Researcher Creates Cheaper, More Efficient Graphene-Based Cooling Method

Brad Chacos

A handful of technological quandaries are keeping our small, yet powerful gadgets from becoming even smaller and powerful; one of those issues -- as any iPad or Asus Transformer Prime owner can tell you -- is heat dissipation . The copper technology found in most modern day doo-dads just ain't cutting it anymore. Fortunately, an NC State researcher has devised a new way to cool down hot electronics 25 percent faster than existing technology -- and at a lower price, to boot.

PC gaming lovers will understand the basics of the new cooling tech: it's basically a glorified heatsink. The heat spreader developed by materials science engineer Dr. Jag Kasichainula is made from a copper-graphene composite and attaches to <insert electronic device here> using an indium-graphene film. The combined forces of the heat spreader and film have a thermal conductivity that's 25 percent more efficient than copper alone, and thanks to the relative lack of that oh-so-expensive copper, creating the graphene-saturated tech costs less than traditional copper-based cooling methods.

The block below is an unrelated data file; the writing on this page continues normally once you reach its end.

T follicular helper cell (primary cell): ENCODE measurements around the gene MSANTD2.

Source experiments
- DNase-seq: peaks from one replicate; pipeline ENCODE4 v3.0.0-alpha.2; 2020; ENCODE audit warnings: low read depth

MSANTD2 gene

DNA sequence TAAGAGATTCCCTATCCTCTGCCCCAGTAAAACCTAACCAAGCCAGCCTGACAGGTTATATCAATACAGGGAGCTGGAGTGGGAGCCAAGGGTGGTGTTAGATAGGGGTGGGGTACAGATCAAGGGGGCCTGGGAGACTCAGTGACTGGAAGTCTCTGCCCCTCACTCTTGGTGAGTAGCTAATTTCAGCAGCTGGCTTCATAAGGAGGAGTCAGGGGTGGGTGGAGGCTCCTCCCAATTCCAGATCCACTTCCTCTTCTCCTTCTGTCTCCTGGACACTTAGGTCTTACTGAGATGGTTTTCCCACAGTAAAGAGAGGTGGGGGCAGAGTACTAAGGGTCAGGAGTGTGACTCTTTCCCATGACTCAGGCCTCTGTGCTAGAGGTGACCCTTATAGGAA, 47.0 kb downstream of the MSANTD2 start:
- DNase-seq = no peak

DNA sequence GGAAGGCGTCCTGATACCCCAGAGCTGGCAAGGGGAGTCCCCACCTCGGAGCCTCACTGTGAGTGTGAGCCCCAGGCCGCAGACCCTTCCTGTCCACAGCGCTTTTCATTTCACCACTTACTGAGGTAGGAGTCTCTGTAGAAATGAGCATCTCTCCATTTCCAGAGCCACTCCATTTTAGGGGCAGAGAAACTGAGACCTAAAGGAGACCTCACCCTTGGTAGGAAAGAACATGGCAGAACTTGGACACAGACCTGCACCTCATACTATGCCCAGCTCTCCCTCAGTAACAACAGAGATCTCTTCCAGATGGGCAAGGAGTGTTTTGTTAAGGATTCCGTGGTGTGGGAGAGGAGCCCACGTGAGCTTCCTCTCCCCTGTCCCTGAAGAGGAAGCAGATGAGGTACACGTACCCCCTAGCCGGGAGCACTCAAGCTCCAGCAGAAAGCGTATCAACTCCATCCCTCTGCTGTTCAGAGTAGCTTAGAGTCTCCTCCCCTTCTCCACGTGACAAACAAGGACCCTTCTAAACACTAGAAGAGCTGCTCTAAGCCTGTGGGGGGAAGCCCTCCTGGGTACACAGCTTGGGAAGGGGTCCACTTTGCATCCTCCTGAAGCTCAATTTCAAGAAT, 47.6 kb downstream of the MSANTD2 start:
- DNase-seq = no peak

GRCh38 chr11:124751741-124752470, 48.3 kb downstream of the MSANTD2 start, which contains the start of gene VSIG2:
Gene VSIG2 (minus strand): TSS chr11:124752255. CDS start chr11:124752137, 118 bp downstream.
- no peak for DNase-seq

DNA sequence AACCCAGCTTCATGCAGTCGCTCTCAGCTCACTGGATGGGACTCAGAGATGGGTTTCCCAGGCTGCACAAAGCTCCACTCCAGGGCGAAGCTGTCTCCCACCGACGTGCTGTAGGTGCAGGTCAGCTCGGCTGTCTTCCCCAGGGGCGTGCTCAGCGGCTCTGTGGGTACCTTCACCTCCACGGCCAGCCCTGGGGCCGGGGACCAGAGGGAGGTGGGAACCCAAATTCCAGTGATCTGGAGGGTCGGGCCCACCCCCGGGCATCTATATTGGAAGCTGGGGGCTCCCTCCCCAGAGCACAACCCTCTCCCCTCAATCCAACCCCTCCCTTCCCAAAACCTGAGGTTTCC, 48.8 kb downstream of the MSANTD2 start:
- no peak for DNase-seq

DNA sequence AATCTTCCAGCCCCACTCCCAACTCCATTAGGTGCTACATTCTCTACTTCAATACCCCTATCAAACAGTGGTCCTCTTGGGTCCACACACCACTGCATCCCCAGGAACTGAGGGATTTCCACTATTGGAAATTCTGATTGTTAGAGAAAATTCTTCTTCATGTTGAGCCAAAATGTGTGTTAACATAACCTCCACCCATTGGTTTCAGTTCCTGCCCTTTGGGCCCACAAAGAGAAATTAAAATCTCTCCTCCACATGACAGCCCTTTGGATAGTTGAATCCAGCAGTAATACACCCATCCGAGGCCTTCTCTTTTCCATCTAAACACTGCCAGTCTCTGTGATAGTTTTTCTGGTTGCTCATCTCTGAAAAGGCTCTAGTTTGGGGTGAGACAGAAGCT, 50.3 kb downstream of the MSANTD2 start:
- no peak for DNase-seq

It's fairly slim, too, with just 200 micrometers worth of material needed. Some quick Google Fu shows that to be 0.2 millimeters thick.

The full paper was published in a metallurgical materials trade publication, but NC State has a handy-dandy abstract up on their website .

Via Engadget

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